The 2024 campaign season is in full swing, and our presidential election will make a unique mark on history. The contest between Donald Trump and Joe Biden will show the world the first “rematch” between presidential candidates in nearly 70 years. Both candidates will officially become their respective parties’ nominees following the Republican and Democratic National Conventions in July and August. Soon after, we can expect to see the candidates debate. These debates will be especially historic because, although this will be the seventh presidential election rematch in American history, it will be the first with televised debates.

Trump and Biden will likely debate three times. Debates between the nominees traditionally take place in the fall season, usually in September and October, before November’s general election. While they have met on the debate stage before, they have done so only twice, due to the challenges that 2020 presented — including Trump’s positive COVID-19 diagnosis, which led to cancellation of that year’s second planned debate.

Contrary to appearances, official presidential debates are not sponsored by the news media at large or the particular news outlets that air them. They are sponsored by the Commission on Presidential Debates (CPD). The CPD was founded in 1987 by the heads of the national Democratic and Republican Parties. Its creation followed the recommendation of the bipartisan National Commission on Elections, which recommended this arrangement so voters could see the candidates and to ensure stability for the debate process. The CPD has sponsored all such debates since its founding. That does not mean, however, that the debates have been free from controversy or accusations of bias against those chosen to moderate them.

In 2020, Chris Wallace of Fox News moderated the first debate between Trump and Biden, while Kristen Welker of NBC News moderated the second. This might show an attempt by the CPD to balance political viewpoints. For 2024, the CPD has announced the following debate dates and sites: September 16 in Texas, October 1 in Virginia, and October 9 in Utah. Moderators have not yet been announced.

Since 2020, we have not seen Biden speak in a debate-like setting, including a candidate forum. Official CPD-sponsored debates differ from the various forums that private organizations might host in earlier months of the campaign season. Some examples of these groups include the Faith and Freedom Coalition (on the Republican side) and MoveOn (on the Democrat side). Presidential candidates typically show up to forums to appeal to the groups’ members because they include opinion leaders and key voting blocs. This election season, Trump has participated in six forums, ranging from the Republican Jewish Coalition Conference to the Florida Freedom Summit. Biden has not participated in recent forums, adding intrigue to a potential Biden-Trump debate rematch.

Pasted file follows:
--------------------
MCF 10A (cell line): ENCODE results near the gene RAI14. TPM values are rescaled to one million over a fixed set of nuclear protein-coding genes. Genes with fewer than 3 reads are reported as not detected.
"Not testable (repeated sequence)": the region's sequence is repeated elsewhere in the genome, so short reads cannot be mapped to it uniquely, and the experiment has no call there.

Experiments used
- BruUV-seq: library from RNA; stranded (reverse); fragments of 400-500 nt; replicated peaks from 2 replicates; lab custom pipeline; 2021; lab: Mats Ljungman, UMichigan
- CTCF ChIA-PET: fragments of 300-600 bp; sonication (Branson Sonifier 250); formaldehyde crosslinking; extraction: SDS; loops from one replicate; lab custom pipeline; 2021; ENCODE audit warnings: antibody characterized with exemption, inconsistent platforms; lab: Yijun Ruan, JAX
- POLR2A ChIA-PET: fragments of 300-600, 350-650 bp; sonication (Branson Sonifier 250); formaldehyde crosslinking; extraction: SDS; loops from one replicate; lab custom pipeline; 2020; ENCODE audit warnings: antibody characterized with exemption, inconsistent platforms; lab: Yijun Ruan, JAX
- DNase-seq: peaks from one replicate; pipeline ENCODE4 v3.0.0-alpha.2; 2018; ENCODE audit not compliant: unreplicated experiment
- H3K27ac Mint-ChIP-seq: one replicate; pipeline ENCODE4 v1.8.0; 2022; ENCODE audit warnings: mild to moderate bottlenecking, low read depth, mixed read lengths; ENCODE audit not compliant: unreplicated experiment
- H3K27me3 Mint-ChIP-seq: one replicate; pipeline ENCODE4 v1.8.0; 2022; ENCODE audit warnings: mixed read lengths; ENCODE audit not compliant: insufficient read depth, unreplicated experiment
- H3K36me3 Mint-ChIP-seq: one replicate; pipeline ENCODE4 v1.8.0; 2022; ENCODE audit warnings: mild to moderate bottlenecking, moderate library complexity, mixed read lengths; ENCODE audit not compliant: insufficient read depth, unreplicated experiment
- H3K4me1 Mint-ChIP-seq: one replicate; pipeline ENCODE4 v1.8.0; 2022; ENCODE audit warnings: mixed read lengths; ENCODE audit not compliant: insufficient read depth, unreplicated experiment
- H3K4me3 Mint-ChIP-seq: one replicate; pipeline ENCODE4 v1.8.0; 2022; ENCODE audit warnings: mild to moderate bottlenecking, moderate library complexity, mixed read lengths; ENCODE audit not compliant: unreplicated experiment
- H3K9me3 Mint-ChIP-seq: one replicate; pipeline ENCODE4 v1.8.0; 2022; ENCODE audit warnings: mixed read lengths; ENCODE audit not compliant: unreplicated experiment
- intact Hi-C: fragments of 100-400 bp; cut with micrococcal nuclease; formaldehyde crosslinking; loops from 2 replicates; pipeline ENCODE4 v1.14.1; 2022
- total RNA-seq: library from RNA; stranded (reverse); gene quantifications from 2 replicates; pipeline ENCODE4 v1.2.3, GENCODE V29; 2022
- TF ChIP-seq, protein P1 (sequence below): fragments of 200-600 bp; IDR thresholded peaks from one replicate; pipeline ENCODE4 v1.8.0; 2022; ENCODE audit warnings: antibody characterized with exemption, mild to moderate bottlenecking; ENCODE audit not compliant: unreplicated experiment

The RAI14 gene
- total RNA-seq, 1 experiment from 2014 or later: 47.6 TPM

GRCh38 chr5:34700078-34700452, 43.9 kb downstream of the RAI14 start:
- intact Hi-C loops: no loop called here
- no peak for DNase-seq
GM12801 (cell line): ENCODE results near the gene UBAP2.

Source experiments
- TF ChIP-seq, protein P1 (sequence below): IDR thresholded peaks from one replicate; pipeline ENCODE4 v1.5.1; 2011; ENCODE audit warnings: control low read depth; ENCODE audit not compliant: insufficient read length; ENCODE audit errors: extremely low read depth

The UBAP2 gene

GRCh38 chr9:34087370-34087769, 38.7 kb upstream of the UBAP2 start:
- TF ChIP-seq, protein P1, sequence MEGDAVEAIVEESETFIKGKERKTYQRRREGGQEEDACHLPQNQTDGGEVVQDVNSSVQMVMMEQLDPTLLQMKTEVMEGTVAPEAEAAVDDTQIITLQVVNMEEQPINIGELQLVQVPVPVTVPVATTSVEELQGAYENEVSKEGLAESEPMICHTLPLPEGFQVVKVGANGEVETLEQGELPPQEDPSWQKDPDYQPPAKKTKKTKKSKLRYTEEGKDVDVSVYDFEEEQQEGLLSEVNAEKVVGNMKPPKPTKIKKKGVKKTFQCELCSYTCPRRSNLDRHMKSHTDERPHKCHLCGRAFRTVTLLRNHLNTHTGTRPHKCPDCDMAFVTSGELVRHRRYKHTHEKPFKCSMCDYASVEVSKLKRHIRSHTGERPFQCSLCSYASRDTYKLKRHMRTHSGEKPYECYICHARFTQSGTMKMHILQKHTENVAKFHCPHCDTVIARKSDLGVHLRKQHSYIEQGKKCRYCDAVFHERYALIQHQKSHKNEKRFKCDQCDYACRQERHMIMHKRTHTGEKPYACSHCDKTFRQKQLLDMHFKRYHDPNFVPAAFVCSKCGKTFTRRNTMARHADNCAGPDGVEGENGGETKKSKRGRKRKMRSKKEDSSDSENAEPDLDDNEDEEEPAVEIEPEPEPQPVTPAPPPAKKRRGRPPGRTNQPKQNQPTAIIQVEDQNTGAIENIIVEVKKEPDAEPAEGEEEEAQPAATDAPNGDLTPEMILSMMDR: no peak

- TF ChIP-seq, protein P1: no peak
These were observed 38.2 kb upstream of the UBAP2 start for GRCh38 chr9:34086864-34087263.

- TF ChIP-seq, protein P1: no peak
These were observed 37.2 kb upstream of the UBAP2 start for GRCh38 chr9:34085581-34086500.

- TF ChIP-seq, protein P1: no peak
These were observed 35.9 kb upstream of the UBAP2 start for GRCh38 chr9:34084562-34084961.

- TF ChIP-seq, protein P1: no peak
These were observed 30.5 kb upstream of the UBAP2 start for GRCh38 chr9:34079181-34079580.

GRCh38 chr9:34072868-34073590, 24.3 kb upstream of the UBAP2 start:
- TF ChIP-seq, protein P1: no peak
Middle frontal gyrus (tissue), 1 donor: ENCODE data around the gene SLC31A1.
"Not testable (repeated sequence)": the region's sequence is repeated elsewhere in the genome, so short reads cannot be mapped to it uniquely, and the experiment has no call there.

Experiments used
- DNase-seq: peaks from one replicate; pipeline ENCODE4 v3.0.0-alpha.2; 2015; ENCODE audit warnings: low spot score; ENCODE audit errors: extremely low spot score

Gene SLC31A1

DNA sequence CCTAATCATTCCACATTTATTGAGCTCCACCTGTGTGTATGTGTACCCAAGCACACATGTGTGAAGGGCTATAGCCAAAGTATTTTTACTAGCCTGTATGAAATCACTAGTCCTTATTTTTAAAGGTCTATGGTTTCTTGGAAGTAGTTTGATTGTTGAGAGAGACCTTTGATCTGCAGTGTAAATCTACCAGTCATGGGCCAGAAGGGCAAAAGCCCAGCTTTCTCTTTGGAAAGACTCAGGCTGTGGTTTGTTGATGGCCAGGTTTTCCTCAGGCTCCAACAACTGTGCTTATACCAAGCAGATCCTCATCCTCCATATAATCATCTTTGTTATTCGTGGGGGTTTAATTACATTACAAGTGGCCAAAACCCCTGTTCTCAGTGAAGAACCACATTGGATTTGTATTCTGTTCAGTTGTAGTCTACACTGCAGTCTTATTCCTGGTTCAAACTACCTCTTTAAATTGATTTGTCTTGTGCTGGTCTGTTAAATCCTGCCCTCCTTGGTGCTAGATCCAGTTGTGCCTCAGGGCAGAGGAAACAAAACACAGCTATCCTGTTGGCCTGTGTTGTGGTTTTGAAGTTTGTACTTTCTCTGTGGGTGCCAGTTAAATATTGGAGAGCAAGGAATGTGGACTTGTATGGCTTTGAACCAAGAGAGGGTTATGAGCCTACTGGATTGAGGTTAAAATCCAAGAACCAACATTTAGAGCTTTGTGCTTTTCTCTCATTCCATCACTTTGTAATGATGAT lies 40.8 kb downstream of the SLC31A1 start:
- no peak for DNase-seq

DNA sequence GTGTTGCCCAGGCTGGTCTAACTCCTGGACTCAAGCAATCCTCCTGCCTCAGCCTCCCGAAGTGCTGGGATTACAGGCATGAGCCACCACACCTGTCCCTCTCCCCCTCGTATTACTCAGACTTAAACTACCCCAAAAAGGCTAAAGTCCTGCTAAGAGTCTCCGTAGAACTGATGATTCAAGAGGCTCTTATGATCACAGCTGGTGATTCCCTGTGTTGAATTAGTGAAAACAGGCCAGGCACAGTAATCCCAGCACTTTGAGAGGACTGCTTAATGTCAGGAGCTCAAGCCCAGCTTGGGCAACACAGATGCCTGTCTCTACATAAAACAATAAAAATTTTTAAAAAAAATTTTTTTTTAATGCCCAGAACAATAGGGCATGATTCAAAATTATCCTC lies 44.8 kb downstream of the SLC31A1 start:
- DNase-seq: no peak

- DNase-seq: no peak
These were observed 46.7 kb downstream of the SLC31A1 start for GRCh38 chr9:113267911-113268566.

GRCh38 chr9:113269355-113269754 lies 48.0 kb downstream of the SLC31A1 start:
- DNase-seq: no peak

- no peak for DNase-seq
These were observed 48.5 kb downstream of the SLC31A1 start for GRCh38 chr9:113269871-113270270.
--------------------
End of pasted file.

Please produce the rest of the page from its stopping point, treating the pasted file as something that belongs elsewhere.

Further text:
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What issues will we see Biden and Trump debate in 2024? Four years ago, topics included health care, violence in large cities, COVID-19, Israel, illegal immigration, and the economy. Both candidates, having served as president, have records from their time in office. This differs from two debate situations that we are typically accustomed to seeing: one, a situation in which a challenger without a record as president is contrasted with an incumbent president, and two, a completely different situation in which neither candidate has been president and therefore has no record to defend or discuss.

Also interestingly, although the Republican National Committee (RNC) voted to withdraw from the CPD in early 2022, alleging bias by the CPD, its boycott is not binding on the eventual Republican nominee—Trump. Further, the then-chairwoman of the RNC, Ronna McDaniel, has recently left her post, and new leadership includes Lara Trump, Trump’s daughter-in-law. Neither Trump nor Biden has announced a final decision on debate participation this year. We will see too whether Robert F. Kennedy Jr. attains the 15% of national polling needed to qualify for the debate stage.

President Donald Trump and Democratic presidential candidate, former Vice President Joe Biden appear in the first Presidential debate in the Sheila and Eric Samson Pavilion at the Cleveland Clinic, Tuesday, Sept. 29, 2020, in Cleveland.

President Donald Trump and Democratic presidential candidate, former Vice President Joe Biden appear in the first Presidential debate in the Sheila and Eric Samson Pavilion at the Cleveland Clinic, Tuesday, Sept. 29, 2020, in Cleveland.

Although some might call modern presidential debates “infotainment,” debates provide a valuable, direct comparison between the candidates in real time. Even if we tune in to be entertained, we gain specific information that can be helpful. Candidates must communicate to voters live, without the benefit of a spokesperson, intermediary, or prerecorded segment. We see their ability to speak, think on their feet, respond to questions and attacks, and address issues on the minds of Americans. In the forthcoming Biden-Trump rematch, we will witness history. Let’s hope these historic debates show us who should lead the United States, and the world, into the future.

Nicole James teaches political science at Eastern Florida State College.

This article originally appeared on Florida Today: Trump-Biden debate will feature two men with experience in oval office

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